Hopeful believers still fill theaters for a new Woody Allen movie. His annual effort has opened, offering these audiences the possibility of laughing from the gut at the anxieties of the stuttering little man who holds the key to our urban neuroses. We are looking, of course, for “Annie Hall.”
What we find instead is “Scoop.” Anyone who makes one movie a year risks over exposure, especially if he has one shtick that got stuck in the groove some years back. But after a long downward slide, Allen gave us the gift last year of “Match Point,” an overwhelming surprise of a thriller. He had found a new locale: England, and a new star: Scarlett Johansson. He put upper class London youth under a microscope and made us squirm at its realities. The reinvigorated master examined betrayal, luck, and the workings of a stone cold heart.
In “Scoop,” he has tried to wring another success from the new formula by casting Ms. Johansson as Sondra Pransky, a rather dim student from Brooklyn who decides she would pass better in London as Jade Julliard Spence. She meets Woody Allen in the theater where he is The Great Splendini, a small time magician of less than amateur standing. A spirit of sorts (Ian McShane) materializes on stage to hand her a scoop on a murder in the British upper class. Jade will pursue the crime and Splendini will pretend he is her father. Already we are in trouble.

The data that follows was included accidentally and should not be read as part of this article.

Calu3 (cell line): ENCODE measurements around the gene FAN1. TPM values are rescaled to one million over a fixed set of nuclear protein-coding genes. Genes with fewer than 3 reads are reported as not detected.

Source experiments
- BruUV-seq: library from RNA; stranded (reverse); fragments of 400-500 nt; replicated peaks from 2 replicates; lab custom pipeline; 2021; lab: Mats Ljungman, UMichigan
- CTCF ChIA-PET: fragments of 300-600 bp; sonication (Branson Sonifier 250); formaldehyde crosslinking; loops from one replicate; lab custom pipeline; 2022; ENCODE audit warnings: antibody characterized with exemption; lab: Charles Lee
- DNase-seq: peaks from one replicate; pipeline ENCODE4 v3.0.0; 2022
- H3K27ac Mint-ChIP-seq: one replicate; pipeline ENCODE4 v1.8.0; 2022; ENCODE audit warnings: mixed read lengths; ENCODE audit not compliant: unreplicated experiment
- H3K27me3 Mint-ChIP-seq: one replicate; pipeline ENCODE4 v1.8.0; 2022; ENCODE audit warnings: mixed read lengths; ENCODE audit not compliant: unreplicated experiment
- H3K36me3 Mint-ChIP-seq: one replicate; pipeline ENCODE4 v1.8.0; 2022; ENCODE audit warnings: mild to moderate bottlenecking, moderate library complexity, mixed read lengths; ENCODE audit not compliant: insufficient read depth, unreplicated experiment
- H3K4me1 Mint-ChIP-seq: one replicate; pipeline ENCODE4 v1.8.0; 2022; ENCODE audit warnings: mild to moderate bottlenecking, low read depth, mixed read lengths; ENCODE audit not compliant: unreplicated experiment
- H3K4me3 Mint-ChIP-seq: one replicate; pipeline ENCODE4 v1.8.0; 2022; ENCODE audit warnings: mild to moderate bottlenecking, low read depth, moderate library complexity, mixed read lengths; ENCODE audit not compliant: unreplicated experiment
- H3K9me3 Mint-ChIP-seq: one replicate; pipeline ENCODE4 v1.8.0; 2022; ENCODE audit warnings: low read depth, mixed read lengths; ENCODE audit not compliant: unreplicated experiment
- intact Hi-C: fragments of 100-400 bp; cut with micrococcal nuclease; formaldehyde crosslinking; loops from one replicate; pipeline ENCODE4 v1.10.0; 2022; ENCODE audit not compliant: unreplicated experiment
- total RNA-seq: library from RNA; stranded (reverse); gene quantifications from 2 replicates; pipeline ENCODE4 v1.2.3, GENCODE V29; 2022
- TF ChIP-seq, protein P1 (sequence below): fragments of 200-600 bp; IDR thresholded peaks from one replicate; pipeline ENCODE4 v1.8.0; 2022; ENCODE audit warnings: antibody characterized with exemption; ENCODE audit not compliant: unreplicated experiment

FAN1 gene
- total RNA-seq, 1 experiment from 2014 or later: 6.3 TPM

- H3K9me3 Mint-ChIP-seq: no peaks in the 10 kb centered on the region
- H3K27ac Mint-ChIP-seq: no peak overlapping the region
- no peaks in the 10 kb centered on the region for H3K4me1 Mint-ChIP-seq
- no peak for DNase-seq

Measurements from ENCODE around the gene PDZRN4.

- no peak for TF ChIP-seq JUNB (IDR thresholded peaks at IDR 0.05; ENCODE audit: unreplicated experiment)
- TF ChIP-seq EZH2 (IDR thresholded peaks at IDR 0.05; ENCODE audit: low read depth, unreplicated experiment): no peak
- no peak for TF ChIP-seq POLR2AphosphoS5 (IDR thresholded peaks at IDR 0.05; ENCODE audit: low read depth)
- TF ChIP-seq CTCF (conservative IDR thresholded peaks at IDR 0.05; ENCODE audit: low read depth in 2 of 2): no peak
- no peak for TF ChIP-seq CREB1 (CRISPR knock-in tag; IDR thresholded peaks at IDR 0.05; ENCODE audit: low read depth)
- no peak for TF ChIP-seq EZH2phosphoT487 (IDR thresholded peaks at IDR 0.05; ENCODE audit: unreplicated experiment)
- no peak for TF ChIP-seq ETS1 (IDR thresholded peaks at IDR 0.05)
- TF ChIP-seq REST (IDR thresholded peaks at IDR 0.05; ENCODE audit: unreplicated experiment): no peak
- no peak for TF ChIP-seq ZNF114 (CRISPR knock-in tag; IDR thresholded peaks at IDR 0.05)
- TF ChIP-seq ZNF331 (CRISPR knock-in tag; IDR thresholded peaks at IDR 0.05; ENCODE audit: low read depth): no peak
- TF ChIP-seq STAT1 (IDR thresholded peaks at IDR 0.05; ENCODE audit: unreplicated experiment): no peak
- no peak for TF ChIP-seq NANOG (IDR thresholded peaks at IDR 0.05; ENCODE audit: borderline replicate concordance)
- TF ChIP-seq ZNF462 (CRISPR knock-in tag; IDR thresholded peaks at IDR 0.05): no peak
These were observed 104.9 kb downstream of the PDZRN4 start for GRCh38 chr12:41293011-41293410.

Scarlett Johansson is simply silly as a student investigative reporter. We remember her from last year as the sexy flytrap who riveted and then surprised us in “Match Point,” and we remember, with a certain sadness, that one of the strengths of that movie was that Mr. Allen stayed off screen to direct the intricacies of his thriller. The dialogue he has written this time for the two Brooklyn Americans trying to deal with the Lords and Ladies, is obvious and sophomoric and his presence carries too much of his old stuff.
This is not to say that you won’t laugh. There’s a marvelous scene of Woody driving hell bent to the rescue in a Smart car, usually on the wrong side of the English road. (Can you imagine Woody Allen even knowing how to drive?) Just watching Hugh Jackman is a pleasure, though his pairing with Ms. Johansson is ludicrous because it’s impossible. She is the last imaginable person he would pick up at an English garden party.
There are those of us who will go to Woody Allen no matter what; if you are among us, you will laugh gently from time to time if mostly from what is stored in your long term memory bank. And now and then you will have a good guffaw as I did when Jade said “I don’t wear contacts; I don’t like my finger to touch my eyeball.” If even this isn’t enough, go out and rent “Match Point.”
Copyright (c) Illusion
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